The most common receive expressions contain a text string that is included in an HTML file on your site. The text string can be regular text, HTML tags, or image names.
    Note: If you do not specify both a send string and a receive string, the monitor performs a simple service check and connect only.
  10. Type a list of ciphers in the Cipher List field that match those of the client sending a request, or of the server sending a response.
    The default string is DEFAULT:+SHA:+3DES:+kEDH.
  11. Type a name in the User Name field.
  12. Type a password in the Password field.
  13. From the Client Certificate list, do one of the following:
    • Accept the default, None, to specify no client certificate.
    • Select ca-bundle to use the ca-bundle client certificate.
    • Select default to use a default client certificate.
  14. For the Reverse setting, do one of the following:
    • Accept the No default option.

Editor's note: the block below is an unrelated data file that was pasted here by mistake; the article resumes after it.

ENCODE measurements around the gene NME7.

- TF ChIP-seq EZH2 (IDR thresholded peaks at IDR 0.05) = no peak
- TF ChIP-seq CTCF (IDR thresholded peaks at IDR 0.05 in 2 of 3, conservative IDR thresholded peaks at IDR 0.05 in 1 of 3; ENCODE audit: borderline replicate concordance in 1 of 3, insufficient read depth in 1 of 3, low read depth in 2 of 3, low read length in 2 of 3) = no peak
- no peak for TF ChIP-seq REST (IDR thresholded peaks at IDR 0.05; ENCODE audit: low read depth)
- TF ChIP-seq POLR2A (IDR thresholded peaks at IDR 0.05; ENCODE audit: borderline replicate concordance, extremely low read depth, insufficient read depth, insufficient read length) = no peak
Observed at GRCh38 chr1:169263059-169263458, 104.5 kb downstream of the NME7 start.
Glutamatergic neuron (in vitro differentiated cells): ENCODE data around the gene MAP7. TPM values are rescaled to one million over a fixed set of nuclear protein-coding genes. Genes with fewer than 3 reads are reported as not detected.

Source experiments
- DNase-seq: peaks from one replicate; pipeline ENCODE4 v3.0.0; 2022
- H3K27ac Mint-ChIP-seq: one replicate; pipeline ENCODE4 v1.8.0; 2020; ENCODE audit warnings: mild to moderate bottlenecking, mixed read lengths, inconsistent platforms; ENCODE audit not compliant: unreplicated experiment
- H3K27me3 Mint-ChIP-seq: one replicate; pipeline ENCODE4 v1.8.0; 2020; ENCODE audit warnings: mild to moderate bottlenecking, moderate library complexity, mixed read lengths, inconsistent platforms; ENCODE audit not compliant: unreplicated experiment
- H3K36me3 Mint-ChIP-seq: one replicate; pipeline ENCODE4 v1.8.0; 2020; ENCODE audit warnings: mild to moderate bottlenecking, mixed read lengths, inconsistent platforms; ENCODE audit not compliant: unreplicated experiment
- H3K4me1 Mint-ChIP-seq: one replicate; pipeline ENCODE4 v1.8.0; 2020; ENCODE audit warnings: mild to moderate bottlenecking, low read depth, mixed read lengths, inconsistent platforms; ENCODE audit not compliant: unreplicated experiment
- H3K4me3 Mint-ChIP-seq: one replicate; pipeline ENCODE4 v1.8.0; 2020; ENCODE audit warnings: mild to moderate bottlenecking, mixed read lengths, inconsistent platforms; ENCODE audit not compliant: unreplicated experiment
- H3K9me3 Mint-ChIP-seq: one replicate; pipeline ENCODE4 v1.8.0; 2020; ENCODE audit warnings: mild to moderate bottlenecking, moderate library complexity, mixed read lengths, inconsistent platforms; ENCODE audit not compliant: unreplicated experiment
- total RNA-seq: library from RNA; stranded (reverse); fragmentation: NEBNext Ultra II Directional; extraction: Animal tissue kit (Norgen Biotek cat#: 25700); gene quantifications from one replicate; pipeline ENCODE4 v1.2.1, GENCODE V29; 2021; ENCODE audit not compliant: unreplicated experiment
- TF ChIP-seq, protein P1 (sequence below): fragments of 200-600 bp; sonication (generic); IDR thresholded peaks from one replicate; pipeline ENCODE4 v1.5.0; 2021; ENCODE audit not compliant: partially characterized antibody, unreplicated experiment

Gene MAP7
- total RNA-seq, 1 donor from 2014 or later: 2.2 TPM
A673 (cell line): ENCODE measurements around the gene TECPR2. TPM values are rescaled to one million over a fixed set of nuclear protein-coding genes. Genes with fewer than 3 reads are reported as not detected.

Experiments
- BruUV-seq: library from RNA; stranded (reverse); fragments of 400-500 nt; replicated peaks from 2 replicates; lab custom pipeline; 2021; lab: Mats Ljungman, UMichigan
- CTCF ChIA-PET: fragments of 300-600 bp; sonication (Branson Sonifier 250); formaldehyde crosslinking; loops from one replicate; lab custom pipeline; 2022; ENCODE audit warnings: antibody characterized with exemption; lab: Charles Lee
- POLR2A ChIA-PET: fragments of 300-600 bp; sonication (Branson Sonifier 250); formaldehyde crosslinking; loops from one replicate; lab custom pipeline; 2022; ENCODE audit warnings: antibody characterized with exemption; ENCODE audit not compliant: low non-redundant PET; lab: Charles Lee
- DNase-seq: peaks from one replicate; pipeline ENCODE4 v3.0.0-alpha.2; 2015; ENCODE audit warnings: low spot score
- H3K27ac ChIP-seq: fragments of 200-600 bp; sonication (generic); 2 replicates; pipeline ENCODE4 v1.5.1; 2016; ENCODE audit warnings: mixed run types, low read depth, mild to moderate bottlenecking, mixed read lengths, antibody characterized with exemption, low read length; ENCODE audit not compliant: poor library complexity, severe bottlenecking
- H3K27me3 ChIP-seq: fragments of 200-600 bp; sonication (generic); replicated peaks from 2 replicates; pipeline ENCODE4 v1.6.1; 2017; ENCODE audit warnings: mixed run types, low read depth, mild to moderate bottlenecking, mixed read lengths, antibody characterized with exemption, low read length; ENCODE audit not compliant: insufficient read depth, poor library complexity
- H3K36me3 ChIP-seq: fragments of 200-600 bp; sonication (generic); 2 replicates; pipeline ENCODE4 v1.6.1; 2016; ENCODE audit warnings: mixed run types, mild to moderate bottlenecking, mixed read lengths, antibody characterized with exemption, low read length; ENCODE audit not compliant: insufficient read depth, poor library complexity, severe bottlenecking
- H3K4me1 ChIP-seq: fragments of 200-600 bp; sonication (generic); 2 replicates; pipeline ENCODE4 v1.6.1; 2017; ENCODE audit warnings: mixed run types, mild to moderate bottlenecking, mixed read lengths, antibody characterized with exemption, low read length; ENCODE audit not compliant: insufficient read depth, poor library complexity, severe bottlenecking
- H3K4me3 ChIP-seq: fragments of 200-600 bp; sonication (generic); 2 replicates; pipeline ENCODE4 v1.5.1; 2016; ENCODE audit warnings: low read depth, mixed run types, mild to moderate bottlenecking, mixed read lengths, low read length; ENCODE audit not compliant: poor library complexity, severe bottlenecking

• Select the Yes option to mark the pool, pool member, or node Down when the test is successful.
  15. For the Transparent setting, do one of the following:
    • Accept the No default option.
    • Select the Yes option to use a path through the associated pool members or nodes to monitor the aliased destination.
  16. For the Alias Address setting, do one of the following:
    • Accept the *All Addresses default option.
    • Type an alias IP address for the monitor to verify, on behalf of the pools or pool members with which the monitor is associated.
    If the health check for the alias address is successful, the system marks all associated objects up. If the health check for the alias address is not successful, then the system marks all associated objects down.
  17. For the Alias Service Port setting, do one of the following:
    • Accept the *All Ports default option.
    • Select an alias port or service for the monitor to check, on behalf of the pools or pool members with which the monitor is associated.
    If the health check for the alias port or service is successful, the system marks all associated objects up. If the health check for the alias port or service is not successful, then the system marks all associated objects down.
The HTTPS monitor is configured to monitor HTTPS traffic.
Associate the HTTPS monitor with a server, pool, pool member, or node.